I have had an amazing week island-hopping and visiting some pretty unique places in Shetland, the group of islands (about 300 of them!) at the top of the UK.
The whole visit was planned to be epic, starting with the journey there, taking 24 hours. Yes, the train took the strain, with an early start at King’s Cross in London for a trip up the East Coast main line. The great views across to the North Sea from the track in northern England were the best part of this part of the journey. After changing at Edinburgh, the wonderful Scottish scenery takes over, including crossing two great rivers on world-famous bridges.
When doing this journey there’s time in Aberdeen for a look around, followed by the excellent overnight ferry to Lerwick, the main town of Shetland on its Mainland. There is something very magical about waking up and seeing Shetland coming into view over a cloudy sunrise.
The car hire was great: met at the ferry port by a representative of the hire company with the keys, paperwork done in 5 minutes and ready to go.
Highlights of this breathtaking week included:
The ferries: it’s a great insight into Shetland life. Just so natural here to drive for a few miles and stop to wait for a ferry. These short journeys expose you to the elements (optional in most cases) and also to distant tiny islands in the sea. It’s one of those places where the unpredictable weather and the feeling of isolation adds so much to the experience, especially at dusk when you see one tiny light on in what looks like the only house on the island. It looked like pre-booking wasn’t essential (well, it’s March…) but I can imagine it’s a lot busier at peak times and seasons. I did pre-book for most ferry crossings and you get a priority boarding lane if you do.
Driving: it ticks so many boxes for those who like the challenge and thrill of the sort of exhilarating drive that’s to be found around here.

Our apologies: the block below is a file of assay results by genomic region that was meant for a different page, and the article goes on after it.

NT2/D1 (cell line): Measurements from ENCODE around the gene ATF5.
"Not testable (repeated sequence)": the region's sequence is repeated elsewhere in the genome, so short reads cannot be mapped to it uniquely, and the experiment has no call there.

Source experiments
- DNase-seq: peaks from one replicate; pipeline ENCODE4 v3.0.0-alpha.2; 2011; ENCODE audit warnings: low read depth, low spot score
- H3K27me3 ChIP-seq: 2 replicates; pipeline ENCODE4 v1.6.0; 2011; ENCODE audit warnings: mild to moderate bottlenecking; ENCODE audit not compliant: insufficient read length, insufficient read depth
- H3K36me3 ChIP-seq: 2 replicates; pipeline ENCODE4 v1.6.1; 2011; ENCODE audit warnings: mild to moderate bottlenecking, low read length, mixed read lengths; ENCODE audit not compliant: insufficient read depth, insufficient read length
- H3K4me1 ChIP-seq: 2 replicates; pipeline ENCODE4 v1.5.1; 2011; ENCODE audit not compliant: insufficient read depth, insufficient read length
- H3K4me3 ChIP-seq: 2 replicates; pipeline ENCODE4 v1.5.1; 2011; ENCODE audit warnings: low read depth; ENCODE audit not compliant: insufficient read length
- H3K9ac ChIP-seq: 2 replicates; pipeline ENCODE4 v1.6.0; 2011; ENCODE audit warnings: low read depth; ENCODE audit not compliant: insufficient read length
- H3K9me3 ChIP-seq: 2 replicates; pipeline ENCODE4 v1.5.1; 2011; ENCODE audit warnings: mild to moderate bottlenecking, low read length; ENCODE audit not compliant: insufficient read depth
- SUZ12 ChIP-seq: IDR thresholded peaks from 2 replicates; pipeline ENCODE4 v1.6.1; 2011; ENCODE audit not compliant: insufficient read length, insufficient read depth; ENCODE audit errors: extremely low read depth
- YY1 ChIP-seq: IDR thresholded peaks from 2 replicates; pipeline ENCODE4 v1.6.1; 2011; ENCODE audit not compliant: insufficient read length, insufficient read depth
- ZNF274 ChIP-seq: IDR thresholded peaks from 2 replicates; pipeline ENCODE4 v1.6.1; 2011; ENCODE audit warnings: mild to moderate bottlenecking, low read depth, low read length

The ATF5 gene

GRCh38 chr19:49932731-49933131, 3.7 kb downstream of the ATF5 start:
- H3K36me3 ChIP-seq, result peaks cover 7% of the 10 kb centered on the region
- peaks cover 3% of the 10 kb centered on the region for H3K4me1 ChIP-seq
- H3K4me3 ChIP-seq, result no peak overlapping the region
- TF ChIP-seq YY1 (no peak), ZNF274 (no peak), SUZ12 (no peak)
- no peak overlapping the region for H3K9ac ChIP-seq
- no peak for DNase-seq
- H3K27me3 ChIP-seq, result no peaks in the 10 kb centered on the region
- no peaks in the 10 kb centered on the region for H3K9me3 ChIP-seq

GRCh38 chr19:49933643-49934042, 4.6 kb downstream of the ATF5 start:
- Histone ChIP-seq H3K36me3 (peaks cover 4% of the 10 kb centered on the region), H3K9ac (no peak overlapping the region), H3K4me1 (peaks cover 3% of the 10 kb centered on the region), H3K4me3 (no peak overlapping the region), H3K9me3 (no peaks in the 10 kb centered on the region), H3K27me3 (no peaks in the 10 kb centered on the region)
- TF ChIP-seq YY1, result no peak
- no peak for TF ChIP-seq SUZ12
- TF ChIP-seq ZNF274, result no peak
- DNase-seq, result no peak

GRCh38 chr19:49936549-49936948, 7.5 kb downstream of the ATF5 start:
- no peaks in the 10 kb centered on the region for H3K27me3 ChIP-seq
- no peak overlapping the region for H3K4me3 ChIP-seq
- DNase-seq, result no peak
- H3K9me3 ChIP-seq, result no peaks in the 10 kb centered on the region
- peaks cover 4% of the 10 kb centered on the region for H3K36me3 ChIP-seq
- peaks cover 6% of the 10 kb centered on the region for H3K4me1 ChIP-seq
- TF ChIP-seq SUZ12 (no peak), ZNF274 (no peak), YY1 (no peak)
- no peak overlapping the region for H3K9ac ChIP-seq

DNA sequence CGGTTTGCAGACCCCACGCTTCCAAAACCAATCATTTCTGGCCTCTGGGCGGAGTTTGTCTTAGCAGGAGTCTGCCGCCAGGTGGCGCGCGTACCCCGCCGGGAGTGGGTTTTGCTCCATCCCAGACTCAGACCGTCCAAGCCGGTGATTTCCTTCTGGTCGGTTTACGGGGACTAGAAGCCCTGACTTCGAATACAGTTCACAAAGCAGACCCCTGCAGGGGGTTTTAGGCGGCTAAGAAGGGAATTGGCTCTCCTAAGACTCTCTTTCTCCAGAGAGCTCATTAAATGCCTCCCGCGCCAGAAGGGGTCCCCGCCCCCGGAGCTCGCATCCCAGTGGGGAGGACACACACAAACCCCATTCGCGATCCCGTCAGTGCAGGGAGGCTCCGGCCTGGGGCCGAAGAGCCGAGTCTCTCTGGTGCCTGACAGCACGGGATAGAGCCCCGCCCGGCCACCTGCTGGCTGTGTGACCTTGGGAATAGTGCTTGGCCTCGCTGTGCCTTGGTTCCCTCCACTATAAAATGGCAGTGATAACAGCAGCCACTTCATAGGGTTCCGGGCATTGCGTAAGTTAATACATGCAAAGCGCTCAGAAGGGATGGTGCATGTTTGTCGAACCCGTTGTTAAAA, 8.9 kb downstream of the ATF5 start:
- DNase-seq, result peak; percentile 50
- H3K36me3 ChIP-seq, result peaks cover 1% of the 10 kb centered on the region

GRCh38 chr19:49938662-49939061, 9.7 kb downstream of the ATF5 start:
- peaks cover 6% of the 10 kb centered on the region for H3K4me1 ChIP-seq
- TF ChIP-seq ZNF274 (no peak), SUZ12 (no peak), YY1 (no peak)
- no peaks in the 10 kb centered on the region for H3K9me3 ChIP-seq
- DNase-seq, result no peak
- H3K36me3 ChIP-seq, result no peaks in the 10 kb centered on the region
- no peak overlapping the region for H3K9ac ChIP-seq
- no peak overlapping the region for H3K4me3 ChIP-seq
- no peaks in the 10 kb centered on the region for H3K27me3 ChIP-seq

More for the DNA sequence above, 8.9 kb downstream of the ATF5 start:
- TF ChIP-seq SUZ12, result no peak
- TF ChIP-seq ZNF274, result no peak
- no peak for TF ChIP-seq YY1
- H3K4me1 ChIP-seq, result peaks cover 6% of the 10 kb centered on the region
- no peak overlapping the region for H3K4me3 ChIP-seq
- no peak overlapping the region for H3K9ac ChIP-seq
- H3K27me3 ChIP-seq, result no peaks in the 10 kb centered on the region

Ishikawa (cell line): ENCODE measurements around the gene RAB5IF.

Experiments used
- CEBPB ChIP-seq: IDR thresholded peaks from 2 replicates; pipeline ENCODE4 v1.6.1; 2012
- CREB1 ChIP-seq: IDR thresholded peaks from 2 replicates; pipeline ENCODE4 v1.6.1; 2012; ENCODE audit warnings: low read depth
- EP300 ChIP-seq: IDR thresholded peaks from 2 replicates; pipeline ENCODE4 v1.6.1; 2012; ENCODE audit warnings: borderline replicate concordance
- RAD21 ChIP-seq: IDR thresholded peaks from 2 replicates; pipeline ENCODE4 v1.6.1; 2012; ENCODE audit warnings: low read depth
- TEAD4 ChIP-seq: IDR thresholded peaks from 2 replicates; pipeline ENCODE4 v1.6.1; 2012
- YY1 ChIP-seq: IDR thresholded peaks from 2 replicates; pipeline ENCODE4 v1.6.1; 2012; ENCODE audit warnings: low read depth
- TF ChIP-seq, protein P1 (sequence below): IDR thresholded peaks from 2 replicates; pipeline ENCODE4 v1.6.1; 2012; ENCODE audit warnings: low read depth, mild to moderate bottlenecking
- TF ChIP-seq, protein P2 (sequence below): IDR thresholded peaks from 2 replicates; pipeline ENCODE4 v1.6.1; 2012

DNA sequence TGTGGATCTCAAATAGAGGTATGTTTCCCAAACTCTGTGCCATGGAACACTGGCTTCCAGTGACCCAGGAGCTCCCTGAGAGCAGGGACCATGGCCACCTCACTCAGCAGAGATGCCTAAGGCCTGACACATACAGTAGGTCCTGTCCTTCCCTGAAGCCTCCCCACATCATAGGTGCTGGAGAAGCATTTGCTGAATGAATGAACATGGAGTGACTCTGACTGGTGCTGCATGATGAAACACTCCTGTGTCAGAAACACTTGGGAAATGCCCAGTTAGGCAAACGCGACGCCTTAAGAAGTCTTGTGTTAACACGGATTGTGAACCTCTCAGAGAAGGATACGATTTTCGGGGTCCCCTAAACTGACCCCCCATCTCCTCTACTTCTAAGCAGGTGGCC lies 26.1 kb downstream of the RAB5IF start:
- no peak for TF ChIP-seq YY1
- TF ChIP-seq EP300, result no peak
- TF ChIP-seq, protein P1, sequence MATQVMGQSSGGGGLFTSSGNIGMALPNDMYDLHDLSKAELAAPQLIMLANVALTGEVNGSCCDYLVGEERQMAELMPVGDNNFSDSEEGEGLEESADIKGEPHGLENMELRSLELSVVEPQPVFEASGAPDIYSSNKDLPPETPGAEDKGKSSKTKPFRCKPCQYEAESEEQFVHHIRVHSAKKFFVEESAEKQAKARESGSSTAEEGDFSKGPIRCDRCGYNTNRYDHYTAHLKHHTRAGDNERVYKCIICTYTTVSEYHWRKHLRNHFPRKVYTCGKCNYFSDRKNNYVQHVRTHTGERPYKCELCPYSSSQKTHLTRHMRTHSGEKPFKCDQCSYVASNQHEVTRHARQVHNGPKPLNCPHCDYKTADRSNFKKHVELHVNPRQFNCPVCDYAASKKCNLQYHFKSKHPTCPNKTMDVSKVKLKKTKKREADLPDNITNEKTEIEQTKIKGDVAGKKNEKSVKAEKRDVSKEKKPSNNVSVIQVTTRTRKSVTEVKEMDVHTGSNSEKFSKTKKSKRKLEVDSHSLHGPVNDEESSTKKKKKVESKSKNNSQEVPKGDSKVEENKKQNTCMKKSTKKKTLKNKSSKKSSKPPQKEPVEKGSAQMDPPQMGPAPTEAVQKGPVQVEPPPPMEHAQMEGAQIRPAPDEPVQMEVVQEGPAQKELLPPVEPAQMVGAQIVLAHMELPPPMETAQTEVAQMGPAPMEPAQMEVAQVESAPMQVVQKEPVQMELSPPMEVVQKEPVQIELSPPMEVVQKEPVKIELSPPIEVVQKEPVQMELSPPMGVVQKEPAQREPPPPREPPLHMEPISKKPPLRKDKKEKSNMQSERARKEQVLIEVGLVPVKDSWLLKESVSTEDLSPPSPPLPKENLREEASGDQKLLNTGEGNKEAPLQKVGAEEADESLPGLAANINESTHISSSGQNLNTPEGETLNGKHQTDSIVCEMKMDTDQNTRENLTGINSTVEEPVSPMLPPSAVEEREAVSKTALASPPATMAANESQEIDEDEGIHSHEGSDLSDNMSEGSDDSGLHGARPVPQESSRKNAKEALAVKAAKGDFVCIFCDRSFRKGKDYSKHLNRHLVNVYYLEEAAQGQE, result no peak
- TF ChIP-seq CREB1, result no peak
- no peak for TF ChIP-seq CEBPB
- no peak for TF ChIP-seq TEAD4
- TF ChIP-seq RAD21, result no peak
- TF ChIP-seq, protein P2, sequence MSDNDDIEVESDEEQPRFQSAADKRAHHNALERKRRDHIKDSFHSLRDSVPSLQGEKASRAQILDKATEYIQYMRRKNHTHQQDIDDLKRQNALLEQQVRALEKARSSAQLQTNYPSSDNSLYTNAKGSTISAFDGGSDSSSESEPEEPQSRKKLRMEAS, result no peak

RAF Saxa Vord: this remote RAF site and its radar head have played vital roles in the defence of the UK since 1957. Closed for its defence purposes in the early part of this century, it’s now being looked after as both a visitors’ centre in relation to its defence purposes and a holiday resort. The preserved RAF station includes a plaque marking ‘Britain’s Northernmost Mess’. As a side note, with the current state of the world it could all be reactivated one day, so its active role might not be consigned to history forever.
60 degrees North: crossing this geographically significant frontier hammers home how far north you really are – and still in the UK. Once reaching the northern island of Unst, you’re further north than St Petersburg and roughly on the same line of latitude as Anchorage. I’m going to Lizard Point in Cornwall next week, so I will be dropping below 50 degrees North soon.
Muckle Flugga: this is an island at pretty much the top end of Shetland, with its usually unmanned lighthouse. Apart from Out Stack, this really is as far North as you can go in the UK. I got as close as I could go in the time available – the top end of the UK road network – meaning that I briefly held the position of the northernmost person on a public road in the UK. I also spotted the end of National Cycle Route 1, the other end of which is somewhere around Dover.
Sumburgh Head: the southern tip of the Shetland Mainland, with more stunning views and a different feeling – looking back to the rest of the UK. Well, the Orkneys are still so far south I couldn’t see them. You can really see why Shetland is such a different world to England’s south-east on so many levels. The main airport is around here, with separate queues for oil company workers (helicopters to rigs come and go from here) and a runway to drive across to get to the Head.
A much quicker journey back home – two flights this time.